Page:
The school’s ethos puts “cit­i­zens at the heart of pol­icy and the po­lit­i­cal process”. Who bet­ter for that mis­sion than Fish­nets?

Vale Spinak

It’s Sun­day morn­ing and the day starts with a trip to the Emanuel Syn­a­gogue in Wool­lahra for the fu­neral ser­vice of a young men­sch.

Jeremy Spinak died last week from a rare can­cer. He was 36 and with his wife, Rhi­an­non, had in­fant twins, Grace and Michael.

Only a few months be­fore his death he had stepped down as pres­i­dent of the New South Wales Jewish Board of Deputies. Gad­fly knew him when he was at the forefront of the cam­paign against the de­fen­es­tra­tion of sec­tion 18C of the Racial Dis­crim­i­na­tion Act. Uniquely, he brought the Jewish and Mus­lim com­mu­ni­ties to­gether in a joint en­ter­prise to pre­vent the po­lit­i­cally di­vi­sive ef­forts to un­der­mine pro­tec­tions against race dis­crim­i­na­tion.

The syn­a­gogue was packed, re­plete with politi­cians and com­mu­nity lead­ers of all stripes. Luke Fo­ley was there, in an early out­ing since his hur­ried de­par­ture as leader of the NSW op­po­si­tion. So, too, his re­place­ment, Michael Da­ley, with gov­ern­ment min­is­ter Gabrielle Up­ton, Jus­tice Stephen Roth­man, former race dis­crim­i­na­tion com­mis­sioner Tim Sout­phom­masane, fed­eral Lib­eral MP Ju­lian Leeser and mem­ber for Went­worth Ker­ryn Phelps.

Jeremy was an acute ob­server of Amer­i­can pol­i­tics and his­tory, and a guest of Bob Carr’s at meet­ings of the Ch­ester A. Arthur So­ci­ety at the United States em­bassy in Can­berra. Not long be­fore he died he said that his 13-month-old twins would be all right be­cause the great­est of US pres­i­dents never knew their own fa­thers.

He was a man who packed so much into life and did a tremen­dous amount of good in the process. Next to the bema was a sin­gle wreath of white roses from the Eth­nic Com­mu­ni­ties Coun­cil of NSW. Sim­ple, solemn and in­cred­i­bly mov­ing.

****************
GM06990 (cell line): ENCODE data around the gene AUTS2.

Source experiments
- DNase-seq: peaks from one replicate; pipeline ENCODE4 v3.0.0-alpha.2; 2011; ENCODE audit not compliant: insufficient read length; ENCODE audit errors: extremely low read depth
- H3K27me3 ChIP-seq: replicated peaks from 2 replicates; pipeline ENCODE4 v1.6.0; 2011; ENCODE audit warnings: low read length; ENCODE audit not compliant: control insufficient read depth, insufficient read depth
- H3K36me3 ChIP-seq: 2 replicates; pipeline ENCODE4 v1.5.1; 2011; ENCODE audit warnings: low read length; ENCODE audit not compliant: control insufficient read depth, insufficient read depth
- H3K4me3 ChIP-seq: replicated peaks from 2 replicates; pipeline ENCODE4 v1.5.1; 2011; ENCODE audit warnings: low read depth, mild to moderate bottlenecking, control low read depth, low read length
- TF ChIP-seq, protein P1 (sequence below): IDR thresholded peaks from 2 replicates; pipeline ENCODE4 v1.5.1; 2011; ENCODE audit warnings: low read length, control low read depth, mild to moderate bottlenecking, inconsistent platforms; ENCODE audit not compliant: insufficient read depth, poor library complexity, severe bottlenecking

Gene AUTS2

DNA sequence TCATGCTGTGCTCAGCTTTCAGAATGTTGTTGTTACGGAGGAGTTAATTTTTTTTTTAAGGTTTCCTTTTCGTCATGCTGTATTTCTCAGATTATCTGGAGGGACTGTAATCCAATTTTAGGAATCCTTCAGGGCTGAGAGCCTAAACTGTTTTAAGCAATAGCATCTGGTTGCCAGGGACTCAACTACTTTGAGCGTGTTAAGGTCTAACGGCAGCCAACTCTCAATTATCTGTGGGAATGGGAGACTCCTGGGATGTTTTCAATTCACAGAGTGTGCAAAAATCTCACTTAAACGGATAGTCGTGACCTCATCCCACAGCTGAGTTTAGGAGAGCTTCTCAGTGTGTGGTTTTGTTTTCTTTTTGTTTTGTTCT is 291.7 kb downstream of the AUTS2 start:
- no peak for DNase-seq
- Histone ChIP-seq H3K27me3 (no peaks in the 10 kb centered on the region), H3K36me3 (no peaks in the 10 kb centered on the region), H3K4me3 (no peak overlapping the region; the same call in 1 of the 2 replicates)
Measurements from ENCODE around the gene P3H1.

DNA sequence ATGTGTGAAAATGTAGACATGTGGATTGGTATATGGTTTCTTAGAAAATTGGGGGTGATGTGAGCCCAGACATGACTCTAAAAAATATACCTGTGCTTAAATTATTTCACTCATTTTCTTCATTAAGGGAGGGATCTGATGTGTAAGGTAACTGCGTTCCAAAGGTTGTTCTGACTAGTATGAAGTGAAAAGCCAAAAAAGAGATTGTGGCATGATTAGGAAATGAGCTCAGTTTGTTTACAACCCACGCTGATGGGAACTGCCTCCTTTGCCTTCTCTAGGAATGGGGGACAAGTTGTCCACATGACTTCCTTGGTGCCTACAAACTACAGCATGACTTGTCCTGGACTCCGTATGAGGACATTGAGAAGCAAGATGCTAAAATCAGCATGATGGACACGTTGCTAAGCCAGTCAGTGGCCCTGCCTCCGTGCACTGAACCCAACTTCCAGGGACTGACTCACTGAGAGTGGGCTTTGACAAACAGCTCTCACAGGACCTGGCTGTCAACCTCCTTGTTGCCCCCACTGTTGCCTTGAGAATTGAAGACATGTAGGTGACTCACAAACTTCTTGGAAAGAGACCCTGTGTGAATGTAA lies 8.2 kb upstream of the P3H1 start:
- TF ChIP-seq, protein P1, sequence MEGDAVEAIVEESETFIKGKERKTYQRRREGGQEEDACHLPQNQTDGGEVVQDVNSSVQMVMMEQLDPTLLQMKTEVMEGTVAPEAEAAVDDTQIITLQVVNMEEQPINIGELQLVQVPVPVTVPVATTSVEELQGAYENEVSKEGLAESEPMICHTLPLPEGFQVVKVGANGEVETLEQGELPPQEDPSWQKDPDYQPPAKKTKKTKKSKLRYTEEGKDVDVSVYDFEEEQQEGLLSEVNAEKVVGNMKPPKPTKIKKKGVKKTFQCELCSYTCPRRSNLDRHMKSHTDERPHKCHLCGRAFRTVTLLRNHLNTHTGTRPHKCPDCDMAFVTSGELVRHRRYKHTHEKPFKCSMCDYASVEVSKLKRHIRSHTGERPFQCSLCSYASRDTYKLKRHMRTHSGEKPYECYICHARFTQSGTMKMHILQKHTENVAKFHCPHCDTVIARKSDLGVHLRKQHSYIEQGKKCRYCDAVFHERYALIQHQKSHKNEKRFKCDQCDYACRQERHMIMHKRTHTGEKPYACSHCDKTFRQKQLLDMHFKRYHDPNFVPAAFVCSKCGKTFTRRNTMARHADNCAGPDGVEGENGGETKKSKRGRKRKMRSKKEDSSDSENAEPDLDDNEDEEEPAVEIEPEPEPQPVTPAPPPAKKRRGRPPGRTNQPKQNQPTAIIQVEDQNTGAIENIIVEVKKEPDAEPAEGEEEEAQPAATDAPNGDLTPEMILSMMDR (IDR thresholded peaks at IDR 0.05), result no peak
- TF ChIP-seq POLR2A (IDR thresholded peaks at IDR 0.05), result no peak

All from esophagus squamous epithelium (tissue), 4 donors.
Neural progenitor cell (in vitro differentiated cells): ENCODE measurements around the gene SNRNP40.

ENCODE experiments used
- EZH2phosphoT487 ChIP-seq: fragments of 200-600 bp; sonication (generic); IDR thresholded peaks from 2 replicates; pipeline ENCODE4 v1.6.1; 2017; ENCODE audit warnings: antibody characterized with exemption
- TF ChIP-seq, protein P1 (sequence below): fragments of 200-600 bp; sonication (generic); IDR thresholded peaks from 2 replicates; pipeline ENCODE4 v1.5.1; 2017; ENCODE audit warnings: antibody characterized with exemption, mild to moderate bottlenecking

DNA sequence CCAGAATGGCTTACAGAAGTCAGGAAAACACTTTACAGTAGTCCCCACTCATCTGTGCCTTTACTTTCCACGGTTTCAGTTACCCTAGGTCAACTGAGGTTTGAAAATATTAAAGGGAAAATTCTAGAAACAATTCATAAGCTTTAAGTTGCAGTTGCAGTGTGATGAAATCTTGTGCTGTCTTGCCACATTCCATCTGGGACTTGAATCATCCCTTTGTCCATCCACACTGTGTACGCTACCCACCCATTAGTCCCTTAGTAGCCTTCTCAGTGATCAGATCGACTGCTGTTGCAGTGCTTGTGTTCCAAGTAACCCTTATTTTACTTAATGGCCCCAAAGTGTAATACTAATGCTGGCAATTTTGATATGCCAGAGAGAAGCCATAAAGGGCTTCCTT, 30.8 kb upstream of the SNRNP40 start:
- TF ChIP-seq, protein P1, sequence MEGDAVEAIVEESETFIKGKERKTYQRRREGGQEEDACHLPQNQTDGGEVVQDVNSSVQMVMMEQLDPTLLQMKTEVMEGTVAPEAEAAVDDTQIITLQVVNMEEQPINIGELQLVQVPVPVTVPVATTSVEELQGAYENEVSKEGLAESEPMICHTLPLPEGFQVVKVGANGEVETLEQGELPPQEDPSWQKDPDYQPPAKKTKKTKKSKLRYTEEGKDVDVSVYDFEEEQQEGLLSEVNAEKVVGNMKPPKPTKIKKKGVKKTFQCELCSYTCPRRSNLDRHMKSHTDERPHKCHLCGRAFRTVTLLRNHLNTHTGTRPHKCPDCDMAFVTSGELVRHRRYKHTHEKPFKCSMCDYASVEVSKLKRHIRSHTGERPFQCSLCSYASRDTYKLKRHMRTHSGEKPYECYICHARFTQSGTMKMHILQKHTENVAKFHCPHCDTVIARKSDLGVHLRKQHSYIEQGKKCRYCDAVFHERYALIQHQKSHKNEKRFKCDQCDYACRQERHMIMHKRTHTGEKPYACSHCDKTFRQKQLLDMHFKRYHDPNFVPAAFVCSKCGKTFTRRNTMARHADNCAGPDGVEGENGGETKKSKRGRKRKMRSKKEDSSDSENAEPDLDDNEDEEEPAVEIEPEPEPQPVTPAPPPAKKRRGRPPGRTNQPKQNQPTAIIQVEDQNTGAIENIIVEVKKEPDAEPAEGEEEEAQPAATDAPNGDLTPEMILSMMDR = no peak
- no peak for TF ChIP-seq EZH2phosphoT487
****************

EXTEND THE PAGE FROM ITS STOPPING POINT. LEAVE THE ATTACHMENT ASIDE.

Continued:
Trum­pette #96

Lisa Lerer, who has been writ­ing a pol­i­tics guide for The New York Times, this week pub­lished some timely warn­ings about fam­i­lies get­ting to­gether for Thanks­giv­ing on Thurs­day.

She re­ported that a study in June found cel­e­bra­tions for the hol­i­day were about 30 to 50 min­utes shorter for Amer­i­cans who “crossed par­ti­san lines”. Fam­i­lies were be­ing torn apart with blaz­ing rows about the Pussy Grab­ber, the Tiny Toad­stool, the SnarlingTwit­terer-in-Chief.

The study showed, ap­par­ently, that the fam­ily di­vi­sions were worse in bat­tle­ground states and that for ev­ery 1000 po­lit­i­cal ad­ver­tise­ments broad­cast in an area, it took 2.6 min­utes off the length of a Thanks­giv­ing dinner.

Af­ter anal­y­sis of lo­ca­tion in­for­ma­tion from more than 10 mil­lion smart­phones, it was found that the in­ten­sity of TV and ra­dio po­lit­i­cal broad­casts added up to 34 mil­lion hours of lost dis­course at Thanks­giv­ing din­ners in 2016.

And the Repub­li­cans are the party of fam­ily val­ues.

It will be in­ter­est­ing to see what this year’s fig­ures pro­duce, what with so many fresh di­vi­sive is­sues: Ivanka’s of­fi­cial emails on a non-gov­ern­ment server and whether they were dif­fer­ent to the sort of emails sent by Hil­lary, who should be locked up; whether the for­est floor was swept prop­erly in Cal­i­for­nia; why James Comey wasn’t pros­e­cuted for some un­spe­cific crimes; that crazy Mueller guy et cetera.

Maybe the les­son is to try to have dinner with­out men­tion­ing Trump. Ap­par­ently that’s what the judges of the deeply di­vided US Supreme Court do. The jus­tices get to­gether for elab­o­rate birth­day lunches, din­ners for re­tir­ing mem­bers of the court and “weekend bagel spreads”.

“We can’t talk about cases,” said Jus­tice Sonia So­tomayor. “That’s our

• ab­so­lute rule.”